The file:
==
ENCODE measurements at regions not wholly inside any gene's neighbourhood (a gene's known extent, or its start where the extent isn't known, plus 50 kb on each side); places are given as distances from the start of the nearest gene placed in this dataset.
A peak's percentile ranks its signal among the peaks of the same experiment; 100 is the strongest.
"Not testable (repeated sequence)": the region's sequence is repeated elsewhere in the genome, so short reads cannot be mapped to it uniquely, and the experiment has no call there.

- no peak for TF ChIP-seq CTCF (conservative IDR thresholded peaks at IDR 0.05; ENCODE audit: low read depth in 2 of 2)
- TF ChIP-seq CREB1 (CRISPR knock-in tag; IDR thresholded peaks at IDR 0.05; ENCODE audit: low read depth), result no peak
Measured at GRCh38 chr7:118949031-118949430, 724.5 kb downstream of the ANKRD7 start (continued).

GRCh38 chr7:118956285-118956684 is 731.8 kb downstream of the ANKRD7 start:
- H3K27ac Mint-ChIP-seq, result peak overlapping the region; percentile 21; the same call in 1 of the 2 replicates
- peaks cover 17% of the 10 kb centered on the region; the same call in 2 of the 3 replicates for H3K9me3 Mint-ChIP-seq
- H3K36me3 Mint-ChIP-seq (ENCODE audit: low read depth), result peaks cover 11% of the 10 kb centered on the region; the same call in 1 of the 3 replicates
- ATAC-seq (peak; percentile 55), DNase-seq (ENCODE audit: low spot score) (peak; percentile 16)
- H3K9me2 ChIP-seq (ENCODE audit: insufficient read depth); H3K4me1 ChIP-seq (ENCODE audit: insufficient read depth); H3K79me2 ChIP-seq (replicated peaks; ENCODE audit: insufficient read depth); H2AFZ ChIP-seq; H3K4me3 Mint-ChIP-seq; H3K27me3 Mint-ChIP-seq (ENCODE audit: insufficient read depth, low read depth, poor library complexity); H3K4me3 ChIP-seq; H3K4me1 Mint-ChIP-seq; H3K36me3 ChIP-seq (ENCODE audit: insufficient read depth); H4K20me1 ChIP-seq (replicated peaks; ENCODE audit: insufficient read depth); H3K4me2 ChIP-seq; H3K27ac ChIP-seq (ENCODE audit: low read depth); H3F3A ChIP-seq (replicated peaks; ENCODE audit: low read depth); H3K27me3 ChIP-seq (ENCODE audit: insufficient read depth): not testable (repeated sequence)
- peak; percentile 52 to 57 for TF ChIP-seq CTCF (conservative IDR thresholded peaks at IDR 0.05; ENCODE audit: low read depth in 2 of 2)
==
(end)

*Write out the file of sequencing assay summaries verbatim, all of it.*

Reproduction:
ENCODE measurements at regions not wholly inside any gene's neighbourhood (a gene's known extent, or its start where the extent isn't known, plus 50 kb on each side); places are given as distances from the start of the nearest gene placed in this dataset.
A peak's percentile ranks its signal among the peaks of the same experiment; 100 is the strongest.
"Not testable (repeated sequence)": the region's sequence is repeated elsewhere in the genome, so short reads cannot be mapped to it uniquely, and the experiment has no call there.

- no peak for TF ChIP-seq CTCF (conservative IDR thresholded peaks at IDR 0.05; ENCODE audit: low read depth in 2 of 2)
- TF ChIP-seq CREB1 (CRISPR knock-in tag; IDR thresholded peaks at IDR 0.05; ENCODE audit: low read depth), result no peak
Measured at GRCh38 chr7:118949031-118949430, 724.5 kb downstream of the ANKRD7 start (continued).

GRCh38 chr7:118956285-118956684 is 731.8 kb downstream of the ANKRD7 start:
- H3K27ac Mint-ChIP-seq, result peak overlapping the region; percentile 21; the same call in 1 of the 2 replicates
- peaks cover 17% of the 10 kb centered on the region; the same call in 2 of the 3 replicates for H3K9me3 Mint-ChIP-seq
- H3K36me3 Mint-ChIP-seq (ENCODE audit: low read depth), result peaks cover 11% of the 10 kb centered on the region; the same call in 1 of the 3 replicates
- ATAC-seq (peak; percentile 55), DNase-seq (ENCODE audit: low spot score) (peak; percentile 16)
- H3K9me2 ChIP-seq (ENCODE audit: insufficient read depth); H3K4me1 ChIP-seq (ENCODE audit: insufficient read depth); H3K79me2 ChIP-seq (replicated peaks; ENCODE audit: insufficient read depth); H2AFZ ChIP-seq; H3K4me3 Mint-ChIP-seq; H3K27me3 Mint-ChIP-seq (ENCODE audit: insufficient read depth, low read depth, poor library complexity); H3K4me3 ChIP-seq; H3K4me1 Mint-ChIP-seq; H3K36me3 ChIP-seq (ENCODE audit: insufficient read depth); H4K20me1 ChIP-seq (replicated peaks; ENCODE audit: insufficient read depth); H3K4me2 ChIP-seq; H3K27ac ChIP-seq (ENCODE audit: low read depth); H3F3A ChIP-seq (replicated peaks; ENCODE audit: low read depth); H3K27me3 ChIP-seq (ENCODE audit: insufficient read depth): not testable (repeated sequence)
- peak; percentile 52 to 57 for TF ChIP-seq CTCF (conservative IDR thresholded peaks at IDR 0.05; ENCODE audit: low read depth in 2 of 2)